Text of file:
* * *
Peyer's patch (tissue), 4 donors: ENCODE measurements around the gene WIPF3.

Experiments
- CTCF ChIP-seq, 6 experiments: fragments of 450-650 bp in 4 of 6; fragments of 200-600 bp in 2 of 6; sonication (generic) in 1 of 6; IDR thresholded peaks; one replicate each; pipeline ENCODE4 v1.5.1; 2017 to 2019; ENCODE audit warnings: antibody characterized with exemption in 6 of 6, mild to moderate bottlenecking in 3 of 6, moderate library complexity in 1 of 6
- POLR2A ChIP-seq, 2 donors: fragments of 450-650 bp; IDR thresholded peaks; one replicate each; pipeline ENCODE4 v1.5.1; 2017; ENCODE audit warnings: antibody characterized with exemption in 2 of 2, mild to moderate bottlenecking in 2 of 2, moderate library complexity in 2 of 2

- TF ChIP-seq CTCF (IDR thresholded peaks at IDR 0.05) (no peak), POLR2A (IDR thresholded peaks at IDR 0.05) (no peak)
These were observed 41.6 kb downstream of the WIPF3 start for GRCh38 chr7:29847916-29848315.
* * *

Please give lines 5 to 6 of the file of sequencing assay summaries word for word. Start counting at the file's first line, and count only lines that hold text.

- TF ChIP-seq CTCF (IDR thresholded peaks at IDR 0.05) (no peak), POLR2A (IDR thresholded peaks at IDR 0.05) (no peak)
These were observed 41.6 kb downstream of the WIPF3 start for GRCh38 chr7:29847916-29848315.